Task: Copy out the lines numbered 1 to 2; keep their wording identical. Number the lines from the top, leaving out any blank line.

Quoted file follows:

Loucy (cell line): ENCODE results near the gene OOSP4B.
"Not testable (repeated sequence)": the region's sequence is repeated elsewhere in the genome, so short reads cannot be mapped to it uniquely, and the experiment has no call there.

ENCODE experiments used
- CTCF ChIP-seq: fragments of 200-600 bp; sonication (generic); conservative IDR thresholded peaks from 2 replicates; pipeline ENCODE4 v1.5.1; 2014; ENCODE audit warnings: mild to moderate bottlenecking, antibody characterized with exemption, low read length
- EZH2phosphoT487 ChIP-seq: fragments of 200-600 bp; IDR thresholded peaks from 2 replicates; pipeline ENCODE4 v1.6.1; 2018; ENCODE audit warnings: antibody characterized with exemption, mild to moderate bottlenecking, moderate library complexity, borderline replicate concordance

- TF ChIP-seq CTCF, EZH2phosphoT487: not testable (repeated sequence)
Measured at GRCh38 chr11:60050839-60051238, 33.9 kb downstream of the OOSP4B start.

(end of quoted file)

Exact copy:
Loucy (cell line): ENCODE results near the gene OOSP4B.
"Not testable (repeated sequence)": the region's sequence is repeated elsewhere in the genome, so short reads cannot be mapped to it uniquely, and the experiment has no call there.